the country continues to recover from COVID-19, reduce inequities and expand
the system and implement ambitious in a context of fiscal consolidation.  

“Learning
remains one of the most critical assets for any country to promote equitable
growth and poverty reduction, and that cannot happen without a solid
foundation,” said Pedro Cerdan-Infantes, World Bank Senior Economist. “While
the Education sector faces treacherous sources of inequality including uneven
quality and results, Kenya has embarked on ambitious reforms to address the
quality issues rather than considering the job done by virtue of near-universal
access and coverage.”

 

 

Kenya’s education sector is recovering from the COVID-19 crisis after
years of impressive improvements in outcomes, while implementing ambitious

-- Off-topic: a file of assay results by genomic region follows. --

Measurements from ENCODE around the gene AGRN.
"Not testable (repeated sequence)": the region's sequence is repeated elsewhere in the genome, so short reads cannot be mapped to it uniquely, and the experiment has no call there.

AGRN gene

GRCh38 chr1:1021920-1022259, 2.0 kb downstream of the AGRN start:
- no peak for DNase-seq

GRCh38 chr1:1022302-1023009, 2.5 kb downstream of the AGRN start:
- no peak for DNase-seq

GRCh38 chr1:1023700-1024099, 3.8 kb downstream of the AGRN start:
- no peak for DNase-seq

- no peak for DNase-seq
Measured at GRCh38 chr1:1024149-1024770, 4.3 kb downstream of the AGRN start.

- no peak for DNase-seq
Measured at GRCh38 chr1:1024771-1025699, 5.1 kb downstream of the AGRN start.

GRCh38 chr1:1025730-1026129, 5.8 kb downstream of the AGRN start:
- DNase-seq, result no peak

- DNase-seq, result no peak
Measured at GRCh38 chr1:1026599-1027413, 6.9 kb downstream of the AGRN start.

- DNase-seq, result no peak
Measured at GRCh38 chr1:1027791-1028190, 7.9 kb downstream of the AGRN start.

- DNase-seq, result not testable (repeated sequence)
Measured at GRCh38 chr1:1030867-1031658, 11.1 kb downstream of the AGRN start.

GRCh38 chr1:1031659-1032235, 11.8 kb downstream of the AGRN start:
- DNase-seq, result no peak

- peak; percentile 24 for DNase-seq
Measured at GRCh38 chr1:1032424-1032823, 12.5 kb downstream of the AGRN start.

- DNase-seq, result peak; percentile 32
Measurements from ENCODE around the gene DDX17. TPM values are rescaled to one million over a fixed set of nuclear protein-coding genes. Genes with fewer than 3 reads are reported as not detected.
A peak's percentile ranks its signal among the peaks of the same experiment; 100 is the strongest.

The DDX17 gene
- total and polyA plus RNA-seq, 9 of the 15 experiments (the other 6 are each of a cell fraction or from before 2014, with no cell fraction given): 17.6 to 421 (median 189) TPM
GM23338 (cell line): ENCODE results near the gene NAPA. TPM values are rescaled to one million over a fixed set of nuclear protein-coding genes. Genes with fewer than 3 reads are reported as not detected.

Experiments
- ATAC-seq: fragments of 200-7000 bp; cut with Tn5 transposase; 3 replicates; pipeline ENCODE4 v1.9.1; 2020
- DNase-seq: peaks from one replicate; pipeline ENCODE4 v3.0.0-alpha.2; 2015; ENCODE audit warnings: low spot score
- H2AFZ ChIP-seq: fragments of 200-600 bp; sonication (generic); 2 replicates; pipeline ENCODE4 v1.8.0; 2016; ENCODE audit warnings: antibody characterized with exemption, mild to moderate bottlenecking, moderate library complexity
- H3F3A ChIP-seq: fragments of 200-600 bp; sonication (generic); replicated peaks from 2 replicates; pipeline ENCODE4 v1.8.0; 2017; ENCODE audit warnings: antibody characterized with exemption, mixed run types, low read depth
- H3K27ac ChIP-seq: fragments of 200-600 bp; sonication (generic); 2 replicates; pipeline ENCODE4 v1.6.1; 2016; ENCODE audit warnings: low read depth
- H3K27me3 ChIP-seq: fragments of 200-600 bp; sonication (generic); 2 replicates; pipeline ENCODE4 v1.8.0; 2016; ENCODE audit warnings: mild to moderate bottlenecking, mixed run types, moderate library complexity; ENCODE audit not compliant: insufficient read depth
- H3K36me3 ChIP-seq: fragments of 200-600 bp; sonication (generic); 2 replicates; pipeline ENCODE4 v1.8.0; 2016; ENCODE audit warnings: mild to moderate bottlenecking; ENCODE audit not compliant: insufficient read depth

reforms that started before the pandemic. Between 2017 and 2019, the number of
pre-primary schools increased by 11 percent and the number of secondary schools
by 17 percent. – [Photo: Billy Mutai, World Bank
 ]

 

 

Top
education performer in Eastern and Southern Africa

Primary
education is reaching universal levels while secondary school enrolment
increased by over 50% in the seven years before the pandemic. 

 

These
achievements have resulted directly from increased spending and enrolment at
all levels, as well as consistent improvements in learning outcomes before the
pandemic.

Performance
also improved in numeracy (mathematics) and languages (English and Kiswahili). 

For example, performance in Class Three mathematics, English and Kiswahili
improved in 2016 and 2018. Minimum requirement satisfaction increased by 6% in
numeracy,16% in English, and 6% in Kiswahili.